Climate models

Scientist analyzes cloud data to improve climate models

Paquita Zuidema, a professor at the Rosenstiel School of Marine and Atmospheric Science, is a researcher on a multi-year NASA-led project that will advance the short- and long-term accuracy of climate modeling.

This is one of the remaining challenges for weather and climate modellers: understanding how variations in spatial cloud patterns affect weather patterns over time.

Now, a University of Miami atmospheric scientist is part of a multi-year NASA-led field campaign that uses synchronized aircraft flights to unravel some of the mysteries surrounding cloud evolution. during cold air surges-from thick, covered with fluffy cumulus clouds resembling cotton balls.

“Sampling during cold air outbreaks is one of the key elements of this project. We’re looking at how clouds at low altitude change shape as cold air heads offshore,” said Paquita Zuidema, a professor at the University’s Rosenstiel School of Marine and Atmospheric Science, who is a researcher. on the interactions of aerosol cloud meteorology over the Western Atlantic. Experiment, or ACTIVATE. “The models often under-represent the ‘streets’ of shallow clouds and the often dramatic change from more overcast clouds to more broken clouds,” she explained.

“Critical uncertainty arises because even at subzero temperatures, most of a cloud’s composition is usually liquid,” Zuidema added. “If, how and when the liquid becomes ice, and what this does to the organization of the cloud field remains a major research question. We observe similar cloud evolutions in fully liquid clouds at warmer temperatures, but we know less what to expect when ice may also be present. Knowing how much of a cloud is made up of liquid and how much is made up of snow and ice is a key question for weather and climate modelling.

For the past two years, ACTIVATE researchers have deployed on two aircraft from NASA’s Langley Research Center in Hampton, Virginia, flying over the western North Atlantic Ocean to collect critical data. on atmospheric structure, aerosols and cloud physics not available by other means.

“The two small planes fly relatively slowly, allowing them to increase their sample time and stay coordinated with each other,” Zuidema said.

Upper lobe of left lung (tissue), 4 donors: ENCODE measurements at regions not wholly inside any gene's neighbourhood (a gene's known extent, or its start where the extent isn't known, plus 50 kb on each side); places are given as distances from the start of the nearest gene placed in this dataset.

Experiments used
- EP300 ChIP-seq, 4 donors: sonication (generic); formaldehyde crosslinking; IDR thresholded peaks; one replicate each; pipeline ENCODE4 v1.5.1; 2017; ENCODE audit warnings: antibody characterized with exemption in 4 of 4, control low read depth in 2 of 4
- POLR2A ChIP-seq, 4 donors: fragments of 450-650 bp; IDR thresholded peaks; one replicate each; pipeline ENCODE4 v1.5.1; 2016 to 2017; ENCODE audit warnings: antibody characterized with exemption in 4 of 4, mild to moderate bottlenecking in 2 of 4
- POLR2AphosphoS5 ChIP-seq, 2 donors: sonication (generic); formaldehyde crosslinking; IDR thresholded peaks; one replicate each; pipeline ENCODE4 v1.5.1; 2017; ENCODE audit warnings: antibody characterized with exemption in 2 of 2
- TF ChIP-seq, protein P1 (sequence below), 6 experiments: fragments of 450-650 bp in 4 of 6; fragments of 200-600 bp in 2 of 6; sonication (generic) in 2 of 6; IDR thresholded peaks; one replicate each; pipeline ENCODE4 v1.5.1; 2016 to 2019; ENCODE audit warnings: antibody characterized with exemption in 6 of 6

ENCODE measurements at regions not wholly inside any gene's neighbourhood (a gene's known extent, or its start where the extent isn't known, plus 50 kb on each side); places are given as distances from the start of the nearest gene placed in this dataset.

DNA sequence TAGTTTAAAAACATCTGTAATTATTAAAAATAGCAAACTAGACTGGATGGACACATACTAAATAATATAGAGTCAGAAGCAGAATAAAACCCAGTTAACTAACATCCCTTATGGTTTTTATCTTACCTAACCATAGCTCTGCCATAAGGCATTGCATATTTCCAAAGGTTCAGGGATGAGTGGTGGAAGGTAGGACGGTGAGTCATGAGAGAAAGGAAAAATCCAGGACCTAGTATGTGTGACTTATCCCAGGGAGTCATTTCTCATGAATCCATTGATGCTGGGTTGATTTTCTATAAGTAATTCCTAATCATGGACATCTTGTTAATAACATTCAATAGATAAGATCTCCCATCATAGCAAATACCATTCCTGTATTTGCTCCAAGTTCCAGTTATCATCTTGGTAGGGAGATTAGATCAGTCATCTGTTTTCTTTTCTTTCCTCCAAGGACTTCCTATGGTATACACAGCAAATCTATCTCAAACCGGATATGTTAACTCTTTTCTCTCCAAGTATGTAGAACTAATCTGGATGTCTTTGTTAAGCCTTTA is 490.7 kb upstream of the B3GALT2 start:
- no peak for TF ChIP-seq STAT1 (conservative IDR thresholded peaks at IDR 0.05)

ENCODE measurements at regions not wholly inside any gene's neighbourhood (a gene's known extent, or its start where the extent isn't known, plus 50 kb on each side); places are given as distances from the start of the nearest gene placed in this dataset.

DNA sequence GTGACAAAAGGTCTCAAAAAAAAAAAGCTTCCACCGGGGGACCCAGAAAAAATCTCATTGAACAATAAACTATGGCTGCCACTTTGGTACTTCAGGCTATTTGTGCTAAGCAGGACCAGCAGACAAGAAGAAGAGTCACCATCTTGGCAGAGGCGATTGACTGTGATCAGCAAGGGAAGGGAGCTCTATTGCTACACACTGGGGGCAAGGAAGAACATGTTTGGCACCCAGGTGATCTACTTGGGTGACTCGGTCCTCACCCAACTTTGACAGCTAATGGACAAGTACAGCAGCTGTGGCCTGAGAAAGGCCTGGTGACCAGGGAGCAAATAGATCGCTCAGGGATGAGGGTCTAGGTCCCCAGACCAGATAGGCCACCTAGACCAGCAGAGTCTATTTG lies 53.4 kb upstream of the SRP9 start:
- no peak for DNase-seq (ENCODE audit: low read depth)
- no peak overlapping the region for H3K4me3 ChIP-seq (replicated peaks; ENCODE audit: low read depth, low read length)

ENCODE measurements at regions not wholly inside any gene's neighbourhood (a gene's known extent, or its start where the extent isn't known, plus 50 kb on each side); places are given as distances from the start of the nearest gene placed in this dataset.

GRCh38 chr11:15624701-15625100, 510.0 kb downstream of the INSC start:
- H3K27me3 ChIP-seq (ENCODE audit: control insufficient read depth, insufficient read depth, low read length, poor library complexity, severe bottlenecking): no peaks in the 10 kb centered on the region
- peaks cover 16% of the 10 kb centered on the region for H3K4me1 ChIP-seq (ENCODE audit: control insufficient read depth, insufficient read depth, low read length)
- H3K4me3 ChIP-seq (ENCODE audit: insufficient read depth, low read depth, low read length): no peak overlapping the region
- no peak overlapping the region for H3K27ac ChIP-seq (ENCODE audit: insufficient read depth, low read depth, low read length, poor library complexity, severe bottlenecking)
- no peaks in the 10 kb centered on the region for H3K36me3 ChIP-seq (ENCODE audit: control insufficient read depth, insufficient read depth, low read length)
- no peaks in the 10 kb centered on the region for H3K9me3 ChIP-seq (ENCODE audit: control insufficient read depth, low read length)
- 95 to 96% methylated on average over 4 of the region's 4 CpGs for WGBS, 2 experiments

Planes fly in sync. While a plane flies through clouds to take atmospheric measurements, the second cruises directly overhead, to assembleing remote sensing measurements and broadcastsing probes that record vertical structure readings.

The western North Atlantic is an ideal location for study due to its proximity to cloud transitions. “It’s also interesting to note that continental air carries a wide range of aerosol loads, primarily East Coast industrial pollution. This can then mix with much cleaner air from higher up and to spray aerosols from the ocean, so there’s a whole range of complexities to consider,” Zuidema noted.

The data collected by the two NASA planes is uploaded to a web server, which gives Seethala Chellappan, a science assistant at the Zuidema and Rosenstiel school, the opportunity to analyze the relationship between the microphysical characteristics of clouds. and the wider environment.

“We published an initial paper that looked at the effectiveness of reanalysis data, that is, data provided by models after they assimilate satellite measurements, capturing changes in atmospheric temperature, humidity and vertical wind patterns as the air moved over the Gulf Stream,” Zuidema revealed. In this studypublished on September 8, 2021, AGU online numberGeophysical Research Letters, Zuidema and his team found that reanalysis data is adequate to initialize higher-resolution modeling of cold air outbreak clouds.

The project, she said, has the potential to provide atmospheric scientists with decades of important information about the processes that dictate the life cycle of clouds, from their formation and maintenance to their eventual dissipation. .

ACTIVATE research flights will continue through September, augmenting data from previous missions.

The University of Arizona is the lead academic institution for the project, which is one of five NASA Earth Venture Suborbital campaigns investigating little-understood aspects of our planet’s system processes.

The study is another example of Zuidema’s ongoing work in cloud exploration. His research focuses on the relationship between warm, shallow clouds and the large-scale environment, with an emphasis on the connection to radiation.

She was principal investigator of the five-year NASA-funded ORACLES (ObseRvations of Aerosols above CLouds and their intEractionS) project, studying the climate impact of biomass burning of aerosol particles produced by fires in Africa. southern.

Born in the Netherlands, Zuidema grew up speaking Dutch. She was only 4 years old when her father, a cultural anthropologist, moved his family to Peru for a university teaching job. She earned a Bachelor of Science in Physics from the University of Illinois at Urbana-Champaign, and later a Ph.D. in Atmospheric and Oceanic Sciences from the University of Colorado-Boulder.

She became fascinated with clouds as a graduate student, writing a thesis on a satellite characterization project that involved low, shallow clouds.

“I love looking at the clouds,” she said, “and wondering why they are.”

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